Vohwinkel Syndrome

Updated: Mar 13, 2023
  • Author: Zoltan Trizna, MD, PhD; Chief Editor: Dirk M Elston, MD  more...
  • Print

Practice Essentials

In 1929, Vohwinkel first described this syndrome in a 24-year-old woman who, since age 2 years, had a diffuse honeycombed palmar and plantar keratosis, in addition to distal interphalangeal creases. The constrictions ultimately led to autoamputation. The daughter of this patient experienced similar clinical lesions.

Pseudoainhum is the autoamputation of any digit secondary to keratodermas and other causes. In contrast, ainhum is the posttraumatic or postinfectious development of constricting bands of the digits resulting in autoamputation. Several categories can be distinguished, as follows:

  • Ainhum (dactylolysis spontanea): Ainhum is spontaneous autoamputation of the fifth toe, predominantly affecting blacks in tropical climates. This form most likely is posttraumatic or postinfectious in nature and is uncommon in the United States.

  • Congenital annular constricting bands

  • Autoamputation of traumatic origin, including self-mutilation and mechanical factors, frostbite, and burns

Signs and symptoms

The classic triad is as follows:

  • Diffuse palmoplantar keratoderma in a honeycombed pattern

  • Constricting bands of the digits with autoamputation (pseudoainhum)

  • Starfish-shaped hyperkeratotic plaques on the dorsum of the hands and feet, elbows, and knees (In addition, linear hyperkeratoses may be observed on the elbows and knees.)

Note the images below:

Starfish-shaped plaques. Starfish-shaped plaques.
Palmar hyperkeratosis. Palmar hyperkeratosis.
Pseudoainhum. Pseudoainhum.

Rare associated findings include scarring alopecia and nonprogressive sensorineural hearing loss at high frequencies (classic variant).

A case report of two siblings described a probable new variant of Vohwinkel syndrome with congenital hypotrichosis. [1] Cases with mental retardation [2] and an ichthyosiform presentation [3, 4]  have also been described.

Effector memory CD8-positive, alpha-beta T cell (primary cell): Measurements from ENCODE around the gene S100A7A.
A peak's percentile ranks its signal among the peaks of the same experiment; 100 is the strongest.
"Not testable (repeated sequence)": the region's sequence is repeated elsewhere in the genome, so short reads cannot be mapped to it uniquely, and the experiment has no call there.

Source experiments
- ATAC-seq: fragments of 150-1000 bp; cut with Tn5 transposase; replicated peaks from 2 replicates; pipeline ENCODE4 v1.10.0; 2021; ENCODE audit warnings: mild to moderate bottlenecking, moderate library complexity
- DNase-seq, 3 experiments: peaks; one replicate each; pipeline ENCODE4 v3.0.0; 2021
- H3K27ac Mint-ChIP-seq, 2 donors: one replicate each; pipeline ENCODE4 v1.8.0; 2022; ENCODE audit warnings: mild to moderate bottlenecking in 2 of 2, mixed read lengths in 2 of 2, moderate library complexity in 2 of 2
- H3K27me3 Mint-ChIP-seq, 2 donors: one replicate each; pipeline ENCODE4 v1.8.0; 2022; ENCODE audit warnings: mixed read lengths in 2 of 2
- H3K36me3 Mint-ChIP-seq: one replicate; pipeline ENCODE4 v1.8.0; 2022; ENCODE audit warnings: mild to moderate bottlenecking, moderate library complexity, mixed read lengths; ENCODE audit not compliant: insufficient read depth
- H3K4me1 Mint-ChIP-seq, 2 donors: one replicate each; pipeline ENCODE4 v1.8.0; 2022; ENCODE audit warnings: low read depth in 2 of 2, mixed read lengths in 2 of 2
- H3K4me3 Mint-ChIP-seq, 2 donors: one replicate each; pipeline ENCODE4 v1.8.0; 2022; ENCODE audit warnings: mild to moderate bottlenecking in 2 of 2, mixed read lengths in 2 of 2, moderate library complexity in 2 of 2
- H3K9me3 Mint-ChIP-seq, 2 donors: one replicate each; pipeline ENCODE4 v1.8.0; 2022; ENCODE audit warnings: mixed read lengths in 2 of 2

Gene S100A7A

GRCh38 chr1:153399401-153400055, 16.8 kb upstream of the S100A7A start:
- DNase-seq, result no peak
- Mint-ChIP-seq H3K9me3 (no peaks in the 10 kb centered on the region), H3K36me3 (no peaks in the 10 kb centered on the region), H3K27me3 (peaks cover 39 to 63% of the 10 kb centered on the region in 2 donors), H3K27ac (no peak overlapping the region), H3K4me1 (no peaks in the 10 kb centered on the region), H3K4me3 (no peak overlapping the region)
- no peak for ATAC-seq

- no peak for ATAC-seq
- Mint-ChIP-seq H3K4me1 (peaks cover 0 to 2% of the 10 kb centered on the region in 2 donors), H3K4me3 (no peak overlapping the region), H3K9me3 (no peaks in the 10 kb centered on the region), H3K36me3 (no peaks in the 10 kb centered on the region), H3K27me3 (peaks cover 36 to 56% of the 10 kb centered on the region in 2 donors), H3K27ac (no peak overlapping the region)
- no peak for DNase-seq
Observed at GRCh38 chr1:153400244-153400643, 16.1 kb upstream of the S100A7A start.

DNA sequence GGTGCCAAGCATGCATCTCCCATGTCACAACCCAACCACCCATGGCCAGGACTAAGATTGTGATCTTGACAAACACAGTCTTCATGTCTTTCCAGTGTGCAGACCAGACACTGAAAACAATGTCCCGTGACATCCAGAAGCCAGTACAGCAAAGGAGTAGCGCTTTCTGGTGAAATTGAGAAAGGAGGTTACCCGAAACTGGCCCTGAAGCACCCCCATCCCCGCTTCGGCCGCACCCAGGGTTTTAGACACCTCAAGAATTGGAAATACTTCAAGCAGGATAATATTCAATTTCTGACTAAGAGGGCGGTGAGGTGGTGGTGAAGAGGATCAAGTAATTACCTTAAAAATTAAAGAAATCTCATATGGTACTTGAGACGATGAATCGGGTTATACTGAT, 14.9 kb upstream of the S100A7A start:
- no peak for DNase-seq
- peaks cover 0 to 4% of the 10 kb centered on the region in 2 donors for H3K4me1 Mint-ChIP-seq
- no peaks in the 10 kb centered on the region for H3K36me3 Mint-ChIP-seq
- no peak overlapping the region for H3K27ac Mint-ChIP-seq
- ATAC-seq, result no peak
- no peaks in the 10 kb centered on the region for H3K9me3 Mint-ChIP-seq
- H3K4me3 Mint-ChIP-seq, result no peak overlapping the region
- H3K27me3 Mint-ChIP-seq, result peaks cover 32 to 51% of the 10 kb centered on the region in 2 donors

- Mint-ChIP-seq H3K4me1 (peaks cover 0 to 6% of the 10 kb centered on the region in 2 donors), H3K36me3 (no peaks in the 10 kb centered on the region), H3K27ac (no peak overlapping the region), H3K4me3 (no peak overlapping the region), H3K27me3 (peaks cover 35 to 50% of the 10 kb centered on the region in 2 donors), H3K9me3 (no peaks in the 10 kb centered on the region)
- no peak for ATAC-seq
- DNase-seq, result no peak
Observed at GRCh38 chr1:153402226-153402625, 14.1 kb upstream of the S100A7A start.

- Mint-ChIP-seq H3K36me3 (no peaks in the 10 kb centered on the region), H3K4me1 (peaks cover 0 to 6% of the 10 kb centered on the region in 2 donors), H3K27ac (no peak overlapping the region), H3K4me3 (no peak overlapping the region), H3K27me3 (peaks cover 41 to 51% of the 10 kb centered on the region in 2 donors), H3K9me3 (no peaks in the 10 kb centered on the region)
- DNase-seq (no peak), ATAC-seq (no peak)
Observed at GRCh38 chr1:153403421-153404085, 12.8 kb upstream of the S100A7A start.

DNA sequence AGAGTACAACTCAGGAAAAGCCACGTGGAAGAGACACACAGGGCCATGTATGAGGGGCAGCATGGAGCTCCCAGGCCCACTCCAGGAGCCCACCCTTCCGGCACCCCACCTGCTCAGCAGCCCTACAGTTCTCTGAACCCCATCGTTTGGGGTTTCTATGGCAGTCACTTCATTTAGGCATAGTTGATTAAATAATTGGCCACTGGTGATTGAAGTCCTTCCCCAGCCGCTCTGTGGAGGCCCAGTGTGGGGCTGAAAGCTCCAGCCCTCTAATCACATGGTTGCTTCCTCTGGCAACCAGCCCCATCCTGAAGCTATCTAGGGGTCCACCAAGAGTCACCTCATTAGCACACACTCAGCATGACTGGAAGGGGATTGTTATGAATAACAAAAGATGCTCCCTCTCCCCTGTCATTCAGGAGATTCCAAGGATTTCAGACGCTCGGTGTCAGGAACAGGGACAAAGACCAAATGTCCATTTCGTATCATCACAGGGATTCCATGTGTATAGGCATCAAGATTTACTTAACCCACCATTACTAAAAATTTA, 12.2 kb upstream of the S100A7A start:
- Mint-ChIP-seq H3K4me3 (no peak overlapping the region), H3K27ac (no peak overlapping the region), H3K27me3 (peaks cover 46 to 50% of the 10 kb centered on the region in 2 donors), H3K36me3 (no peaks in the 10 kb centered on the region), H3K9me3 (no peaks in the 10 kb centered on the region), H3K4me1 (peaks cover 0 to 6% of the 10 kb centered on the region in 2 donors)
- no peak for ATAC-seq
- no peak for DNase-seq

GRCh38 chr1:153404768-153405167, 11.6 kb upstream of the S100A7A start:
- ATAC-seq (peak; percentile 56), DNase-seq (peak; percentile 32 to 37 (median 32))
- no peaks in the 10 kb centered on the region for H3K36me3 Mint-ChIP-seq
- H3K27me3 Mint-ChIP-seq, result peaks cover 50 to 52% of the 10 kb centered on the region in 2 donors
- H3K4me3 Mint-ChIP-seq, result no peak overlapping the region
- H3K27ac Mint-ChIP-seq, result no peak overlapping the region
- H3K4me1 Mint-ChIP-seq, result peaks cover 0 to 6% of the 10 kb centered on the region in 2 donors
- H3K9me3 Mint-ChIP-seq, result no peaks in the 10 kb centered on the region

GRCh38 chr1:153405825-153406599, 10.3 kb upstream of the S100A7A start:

The classic skin lesions develop at an early age. Explore the family history for abnormalities suggestive of Vohwinkel syndrome.


Complications can include loss of digit(s) with functional impairment of the limb and hearing loss.

In two documented cases, squamous cell carcinoma has arisen secondary to Vohwinkel syndrome. [5]


No invasive diagnostic procedures are routinely indicated.

Obtain radiographs of the hands and feet to detect abnormalities of the underlying bones. Use craniofacial imaging studies if clinical findings justify them.

Audiometry is suggested to evaluate the nature and extent of hearing loss and for eventual follow-up.

Histologic findings are nonspecific. The constricting bands consist of fibrous connective tissue resembling scars.


Tailor medical care to individual defects or functional impairment of the limbs or hearing. Also see Medication.

A study presented in 2023 by Ling et al indicates that low-dose transforming growth factor β1 (TGF-β1) is a potential treatment. TGF-β1 expression is reduced in Vohwinkel syndrome with GJB2 mutations, and the in vitro study showed increased keratinocyte proliferation and cellular repair in Vohwinkel syndrome cells when TGF-β1 was introduced. [6]